smanujahrc wrote:

For a certain sequence \(a_1=9^1\) and \(a_n=(10^n - 1)^n\), where \(n\) is a positive integer. If S is the sum of \(n\) terms of the sequence, what is the units digit of S?

please can someone elaborate on the answer and explanation i cannot understand why cannot n be greater than 3.

i tried forming series first as

9,99^2, 999^3, 9999^4...... (10^n - 1)^n

how come series is in form ..9,..1,..9,..1 ??? what is this clearly ??

please help

That the terms of the sequence are given by the formula \(a_n=(10^n - 1)^n\).

\(a_1=9^1=9\)

\(a_2=99^2=...1\)

\(a_3=999^3=...9\)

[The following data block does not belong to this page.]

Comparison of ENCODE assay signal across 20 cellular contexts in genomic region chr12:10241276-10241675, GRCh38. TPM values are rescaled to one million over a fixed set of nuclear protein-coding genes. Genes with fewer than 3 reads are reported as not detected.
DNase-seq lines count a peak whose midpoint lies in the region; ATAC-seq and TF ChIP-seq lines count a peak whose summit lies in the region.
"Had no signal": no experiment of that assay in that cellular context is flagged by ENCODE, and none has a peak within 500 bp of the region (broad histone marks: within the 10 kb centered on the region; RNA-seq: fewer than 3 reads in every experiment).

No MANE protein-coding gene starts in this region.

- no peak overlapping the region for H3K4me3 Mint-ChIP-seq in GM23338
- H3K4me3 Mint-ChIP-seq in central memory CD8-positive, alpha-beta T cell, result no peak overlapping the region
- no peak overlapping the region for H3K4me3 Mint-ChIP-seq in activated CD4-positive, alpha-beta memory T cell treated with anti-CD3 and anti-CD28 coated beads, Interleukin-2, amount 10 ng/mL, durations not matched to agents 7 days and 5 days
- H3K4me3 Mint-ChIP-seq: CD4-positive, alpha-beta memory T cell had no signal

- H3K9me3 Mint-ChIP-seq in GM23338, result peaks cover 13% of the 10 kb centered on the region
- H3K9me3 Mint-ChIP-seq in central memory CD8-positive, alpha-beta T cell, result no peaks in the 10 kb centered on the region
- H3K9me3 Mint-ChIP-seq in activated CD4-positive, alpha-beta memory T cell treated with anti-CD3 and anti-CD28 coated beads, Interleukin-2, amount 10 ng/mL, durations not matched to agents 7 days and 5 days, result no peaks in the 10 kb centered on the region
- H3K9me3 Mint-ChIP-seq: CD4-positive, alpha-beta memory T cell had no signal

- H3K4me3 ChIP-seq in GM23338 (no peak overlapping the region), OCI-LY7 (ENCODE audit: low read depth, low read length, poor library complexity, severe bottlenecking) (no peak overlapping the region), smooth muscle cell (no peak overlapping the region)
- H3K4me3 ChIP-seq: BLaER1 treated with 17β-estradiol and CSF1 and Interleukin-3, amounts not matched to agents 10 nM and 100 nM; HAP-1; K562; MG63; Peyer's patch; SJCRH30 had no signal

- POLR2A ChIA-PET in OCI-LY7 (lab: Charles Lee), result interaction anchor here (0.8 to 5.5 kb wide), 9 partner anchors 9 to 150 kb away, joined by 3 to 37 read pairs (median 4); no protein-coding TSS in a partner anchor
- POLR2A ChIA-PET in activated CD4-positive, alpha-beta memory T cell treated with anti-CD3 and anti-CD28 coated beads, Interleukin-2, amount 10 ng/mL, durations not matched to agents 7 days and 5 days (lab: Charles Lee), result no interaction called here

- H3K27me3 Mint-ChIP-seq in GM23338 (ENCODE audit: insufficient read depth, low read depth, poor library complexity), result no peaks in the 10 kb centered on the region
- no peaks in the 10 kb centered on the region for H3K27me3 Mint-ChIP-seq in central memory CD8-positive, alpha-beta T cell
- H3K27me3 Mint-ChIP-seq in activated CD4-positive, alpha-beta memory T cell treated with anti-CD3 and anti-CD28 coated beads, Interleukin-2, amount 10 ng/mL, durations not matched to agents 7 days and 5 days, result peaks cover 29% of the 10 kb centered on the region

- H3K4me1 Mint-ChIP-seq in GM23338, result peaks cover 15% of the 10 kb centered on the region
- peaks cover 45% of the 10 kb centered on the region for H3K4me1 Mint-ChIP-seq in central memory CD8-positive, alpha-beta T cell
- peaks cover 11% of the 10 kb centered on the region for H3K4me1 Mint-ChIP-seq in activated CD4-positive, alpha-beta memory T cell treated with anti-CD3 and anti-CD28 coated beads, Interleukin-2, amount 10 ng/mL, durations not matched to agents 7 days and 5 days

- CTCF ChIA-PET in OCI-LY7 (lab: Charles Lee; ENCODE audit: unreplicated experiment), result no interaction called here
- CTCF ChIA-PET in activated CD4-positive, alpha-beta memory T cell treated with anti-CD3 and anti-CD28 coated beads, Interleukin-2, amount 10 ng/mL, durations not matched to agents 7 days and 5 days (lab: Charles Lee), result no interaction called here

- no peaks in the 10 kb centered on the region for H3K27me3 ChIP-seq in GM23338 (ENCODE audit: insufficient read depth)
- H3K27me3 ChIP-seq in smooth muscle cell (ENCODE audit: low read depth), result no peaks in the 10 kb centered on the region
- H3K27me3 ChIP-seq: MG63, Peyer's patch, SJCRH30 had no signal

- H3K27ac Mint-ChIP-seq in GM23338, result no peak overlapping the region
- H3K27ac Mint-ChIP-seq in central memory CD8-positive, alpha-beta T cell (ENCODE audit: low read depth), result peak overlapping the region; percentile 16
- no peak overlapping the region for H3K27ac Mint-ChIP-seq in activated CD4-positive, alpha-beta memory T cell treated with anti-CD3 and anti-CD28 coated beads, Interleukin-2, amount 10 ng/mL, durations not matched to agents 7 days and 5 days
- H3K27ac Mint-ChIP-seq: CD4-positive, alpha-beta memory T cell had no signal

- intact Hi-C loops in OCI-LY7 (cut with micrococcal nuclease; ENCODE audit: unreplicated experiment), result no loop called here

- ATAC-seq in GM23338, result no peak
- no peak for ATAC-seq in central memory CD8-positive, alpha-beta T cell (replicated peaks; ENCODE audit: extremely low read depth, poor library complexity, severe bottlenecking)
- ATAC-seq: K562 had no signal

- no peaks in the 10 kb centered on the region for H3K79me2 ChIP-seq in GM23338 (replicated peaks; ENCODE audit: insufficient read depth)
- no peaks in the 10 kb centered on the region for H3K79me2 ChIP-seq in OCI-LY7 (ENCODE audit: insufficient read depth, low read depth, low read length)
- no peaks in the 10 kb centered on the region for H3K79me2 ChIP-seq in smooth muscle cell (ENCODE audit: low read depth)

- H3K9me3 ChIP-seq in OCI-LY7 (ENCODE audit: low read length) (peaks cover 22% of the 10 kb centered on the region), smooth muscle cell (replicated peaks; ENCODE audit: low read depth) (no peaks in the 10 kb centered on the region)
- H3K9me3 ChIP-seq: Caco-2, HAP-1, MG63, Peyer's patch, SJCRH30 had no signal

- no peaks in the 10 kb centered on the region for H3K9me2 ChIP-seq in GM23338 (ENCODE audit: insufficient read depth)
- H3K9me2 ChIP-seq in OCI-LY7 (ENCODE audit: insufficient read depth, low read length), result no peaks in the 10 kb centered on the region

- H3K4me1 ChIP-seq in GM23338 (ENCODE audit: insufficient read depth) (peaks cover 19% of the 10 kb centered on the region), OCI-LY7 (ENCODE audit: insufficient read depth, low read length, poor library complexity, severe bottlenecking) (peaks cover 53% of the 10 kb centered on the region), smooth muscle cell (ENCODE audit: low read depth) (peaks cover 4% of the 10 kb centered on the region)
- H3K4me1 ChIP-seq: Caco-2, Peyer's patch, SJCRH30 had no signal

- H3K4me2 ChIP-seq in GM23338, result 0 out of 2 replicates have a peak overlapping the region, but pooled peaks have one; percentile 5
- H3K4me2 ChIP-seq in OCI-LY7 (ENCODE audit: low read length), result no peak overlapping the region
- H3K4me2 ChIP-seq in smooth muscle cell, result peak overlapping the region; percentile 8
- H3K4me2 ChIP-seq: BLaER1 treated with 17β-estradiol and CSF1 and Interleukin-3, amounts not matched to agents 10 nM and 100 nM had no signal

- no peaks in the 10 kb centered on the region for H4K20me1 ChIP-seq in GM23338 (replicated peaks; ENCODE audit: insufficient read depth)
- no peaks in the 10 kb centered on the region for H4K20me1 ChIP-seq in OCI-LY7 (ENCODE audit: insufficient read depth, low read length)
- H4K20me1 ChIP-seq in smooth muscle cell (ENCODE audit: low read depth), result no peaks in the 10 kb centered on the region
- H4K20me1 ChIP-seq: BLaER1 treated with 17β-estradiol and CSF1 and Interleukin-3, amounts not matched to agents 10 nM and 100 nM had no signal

\(a_4=9999^4=...1\)

...

As you can see odd terms have the units digit of 9 and the even terms have the units digit of 1.

The question asks about the units digit of the sum of \(n\) terms of the sequence. Now, if n is even then this sum ends with 0. If it's odd, then this sum ends with 9.

For example:

If n = 2, then the units digit of the sum of 2 terms is 9^1 + 99^2 = ...0.

If n = 3, then the units digit of the sum of 3 terms is 9^1 + 99^2 + 999^3 = ...9.

Statement (1) by itself is sufficient. n = 2 --> the sum ends with 0.

Statement (2) by itself is insufficient. (2 is prime and even, 3 is prime and odd).

Answer: A.

Hope it's clear.

Brilliant explanation. Thanx a lot. Its is superb.